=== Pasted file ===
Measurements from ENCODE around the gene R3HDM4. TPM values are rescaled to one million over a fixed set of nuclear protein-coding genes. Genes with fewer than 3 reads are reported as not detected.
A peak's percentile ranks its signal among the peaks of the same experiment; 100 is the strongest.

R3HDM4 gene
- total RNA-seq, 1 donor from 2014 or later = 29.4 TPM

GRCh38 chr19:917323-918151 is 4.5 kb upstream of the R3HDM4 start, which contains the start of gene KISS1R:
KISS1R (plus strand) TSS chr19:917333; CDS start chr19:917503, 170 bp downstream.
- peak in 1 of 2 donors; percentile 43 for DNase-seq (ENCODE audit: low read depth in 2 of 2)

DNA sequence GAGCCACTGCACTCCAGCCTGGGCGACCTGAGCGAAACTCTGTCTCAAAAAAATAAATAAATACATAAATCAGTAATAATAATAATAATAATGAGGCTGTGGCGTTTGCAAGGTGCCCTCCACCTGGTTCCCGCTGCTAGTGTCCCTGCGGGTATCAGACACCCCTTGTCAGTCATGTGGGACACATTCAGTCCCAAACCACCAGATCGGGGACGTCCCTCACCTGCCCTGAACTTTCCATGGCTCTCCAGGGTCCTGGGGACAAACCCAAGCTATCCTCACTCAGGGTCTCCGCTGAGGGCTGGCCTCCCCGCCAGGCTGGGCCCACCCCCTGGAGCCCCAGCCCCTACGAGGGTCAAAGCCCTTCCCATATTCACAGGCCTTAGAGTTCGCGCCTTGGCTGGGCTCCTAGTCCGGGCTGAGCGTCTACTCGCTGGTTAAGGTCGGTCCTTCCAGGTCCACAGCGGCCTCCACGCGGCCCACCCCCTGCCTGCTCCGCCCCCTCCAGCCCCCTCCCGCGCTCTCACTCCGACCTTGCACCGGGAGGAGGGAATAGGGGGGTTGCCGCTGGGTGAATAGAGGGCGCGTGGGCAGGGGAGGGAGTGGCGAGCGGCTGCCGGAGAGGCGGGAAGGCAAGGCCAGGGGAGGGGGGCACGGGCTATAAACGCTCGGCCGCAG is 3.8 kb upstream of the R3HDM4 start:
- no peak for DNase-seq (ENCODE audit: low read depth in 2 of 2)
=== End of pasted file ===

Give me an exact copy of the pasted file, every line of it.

Measurements from ENCODE around the gene R3HDM4. TPM values are rescaled to one million over a fixed set of nuclear protein-coding genes. Genes with fewer than 3 reads are reported as not detected.
A peak's percentile ranks its signal among the peaks of the same experiment; 100 is the strongest.

R3HDM4 gene
- total RNA-seq, 1 donor from 2014 or later = 29.4 TPM

GRCh38 chr19:917323-918151 is 4.5 kb upstream of the R3HDM4 start, which contains the start of gene KISS1R:
KISS1R (plus strand) TSS chr19:917333; CDS start chr19:917503, 170 bp downstream.
- peak in 1 of 2 donors; percentile 43 for DNase-seq (ENCODE audit: low read depth in 2 of 2)

DNA sequence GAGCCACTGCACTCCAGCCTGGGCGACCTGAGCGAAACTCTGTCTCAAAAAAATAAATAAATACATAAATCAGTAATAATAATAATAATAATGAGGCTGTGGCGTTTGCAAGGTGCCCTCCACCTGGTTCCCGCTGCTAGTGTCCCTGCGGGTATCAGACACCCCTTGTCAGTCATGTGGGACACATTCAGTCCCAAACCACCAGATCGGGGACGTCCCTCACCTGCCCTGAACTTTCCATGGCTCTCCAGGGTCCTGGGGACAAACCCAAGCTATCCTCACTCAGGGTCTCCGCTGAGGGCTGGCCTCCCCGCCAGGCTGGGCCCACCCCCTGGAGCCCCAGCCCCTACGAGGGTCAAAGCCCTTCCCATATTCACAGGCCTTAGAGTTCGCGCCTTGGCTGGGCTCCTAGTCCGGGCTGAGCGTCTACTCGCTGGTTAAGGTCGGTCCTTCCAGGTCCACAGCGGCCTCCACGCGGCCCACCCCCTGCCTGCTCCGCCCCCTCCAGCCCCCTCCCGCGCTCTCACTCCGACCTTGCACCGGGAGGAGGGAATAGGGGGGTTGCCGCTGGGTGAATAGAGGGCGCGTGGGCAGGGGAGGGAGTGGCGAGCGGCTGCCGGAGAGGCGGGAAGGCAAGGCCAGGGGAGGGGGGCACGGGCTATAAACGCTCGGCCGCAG is 3.8 kb upstream of the R3HDM4 start:
- no peak for DNase-seq (ENCODE audit: low read depth in 2 of 2)